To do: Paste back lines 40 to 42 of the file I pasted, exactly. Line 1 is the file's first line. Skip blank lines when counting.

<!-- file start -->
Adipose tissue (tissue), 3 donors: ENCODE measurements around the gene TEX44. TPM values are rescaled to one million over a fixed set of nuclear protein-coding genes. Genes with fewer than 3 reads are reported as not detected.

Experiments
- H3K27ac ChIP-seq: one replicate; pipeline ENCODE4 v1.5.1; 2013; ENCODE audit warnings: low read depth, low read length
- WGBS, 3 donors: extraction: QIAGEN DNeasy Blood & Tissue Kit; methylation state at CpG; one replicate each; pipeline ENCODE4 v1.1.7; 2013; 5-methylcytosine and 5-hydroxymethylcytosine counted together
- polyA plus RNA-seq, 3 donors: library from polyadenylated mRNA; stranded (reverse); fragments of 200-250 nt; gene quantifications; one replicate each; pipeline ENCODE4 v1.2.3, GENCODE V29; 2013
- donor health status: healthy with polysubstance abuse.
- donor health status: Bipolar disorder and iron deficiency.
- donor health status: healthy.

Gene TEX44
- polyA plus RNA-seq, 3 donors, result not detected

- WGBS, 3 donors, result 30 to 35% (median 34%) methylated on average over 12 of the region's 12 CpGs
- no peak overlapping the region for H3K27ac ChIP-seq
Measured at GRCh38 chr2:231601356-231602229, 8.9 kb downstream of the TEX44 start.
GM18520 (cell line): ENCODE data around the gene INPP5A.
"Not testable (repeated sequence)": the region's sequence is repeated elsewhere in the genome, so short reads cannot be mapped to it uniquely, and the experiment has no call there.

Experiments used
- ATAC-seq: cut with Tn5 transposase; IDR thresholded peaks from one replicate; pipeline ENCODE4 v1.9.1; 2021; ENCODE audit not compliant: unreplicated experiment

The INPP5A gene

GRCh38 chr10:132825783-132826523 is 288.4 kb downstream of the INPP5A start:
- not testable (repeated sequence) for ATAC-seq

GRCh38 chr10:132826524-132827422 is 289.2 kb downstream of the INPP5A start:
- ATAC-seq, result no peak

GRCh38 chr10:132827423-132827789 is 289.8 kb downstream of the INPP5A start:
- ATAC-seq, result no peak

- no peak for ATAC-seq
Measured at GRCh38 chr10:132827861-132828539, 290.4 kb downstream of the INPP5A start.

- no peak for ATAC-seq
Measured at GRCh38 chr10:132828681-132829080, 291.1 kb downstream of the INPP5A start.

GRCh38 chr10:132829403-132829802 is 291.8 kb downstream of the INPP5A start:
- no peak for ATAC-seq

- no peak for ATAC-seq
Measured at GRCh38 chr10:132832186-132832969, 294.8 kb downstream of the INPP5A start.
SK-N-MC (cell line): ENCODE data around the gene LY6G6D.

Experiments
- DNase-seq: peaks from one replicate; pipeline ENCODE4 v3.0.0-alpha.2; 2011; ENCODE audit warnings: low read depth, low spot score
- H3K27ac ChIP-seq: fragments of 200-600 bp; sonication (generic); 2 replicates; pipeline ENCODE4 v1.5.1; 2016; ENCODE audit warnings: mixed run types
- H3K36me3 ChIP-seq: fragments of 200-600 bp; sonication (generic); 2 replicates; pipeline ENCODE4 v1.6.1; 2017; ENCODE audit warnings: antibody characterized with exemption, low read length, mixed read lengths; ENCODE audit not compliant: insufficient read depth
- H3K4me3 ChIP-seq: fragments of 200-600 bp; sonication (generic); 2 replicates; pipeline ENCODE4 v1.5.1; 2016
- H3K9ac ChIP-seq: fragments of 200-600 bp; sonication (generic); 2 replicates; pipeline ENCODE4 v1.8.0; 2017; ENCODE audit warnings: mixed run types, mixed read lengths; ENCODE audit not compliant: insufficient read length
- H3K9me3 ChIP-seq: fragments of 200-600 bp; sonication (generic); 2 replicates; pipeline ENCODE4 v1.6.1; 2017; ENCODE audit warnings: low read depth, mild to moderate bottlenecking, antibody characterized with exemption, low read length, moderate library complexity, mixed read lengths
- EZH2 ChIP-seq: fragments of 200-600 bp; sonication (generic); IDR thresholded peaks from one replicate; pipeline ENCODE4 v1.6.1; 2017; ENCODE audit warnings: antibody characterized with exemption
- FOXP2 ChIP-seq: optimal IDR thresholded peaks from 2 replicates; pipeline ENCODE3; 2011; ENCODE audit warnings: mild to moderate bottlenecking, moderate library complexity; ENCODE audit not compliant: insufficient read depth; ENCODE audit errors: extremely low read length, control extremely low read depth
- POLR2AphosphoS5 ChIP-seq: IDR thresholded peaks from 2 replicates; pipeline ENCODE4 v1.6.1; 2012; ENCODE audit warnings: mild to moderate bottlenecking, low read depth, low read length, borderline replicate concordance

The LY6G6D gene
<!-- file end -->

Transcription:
- H3K9me3 ChIP-seq: fragments of 200-600 bp; sonication (generic); 2 replicates; pipeline ENCODE4 v1.6.1; 2017; ENCODE audit warnings: low read depth, mild to moderate bottlenecking, antibody characterized with exemption, low read length, moderate library complexity, mixed read lengths
- EZH2 ChIP-seq: fragments of 200-600 bp; sonication (generic); IDR thresholded peaks from one replicate; pipeline ENCODE4 v1.6.1; 2017; ENCODE audit warnings: antibody characterized with exemption
- FOXP2 ChIP-seq: optimal IDR thresholded peaks from 2 replicates; pipeline ENCODE3; 2011; ENCODE audit warnings: mild to moderate bottlenecking, moderate library complexity; ENCODE audit not compliant: insufficient read depth; ENCODE audit errors: extremely low read length, control extremely low read depth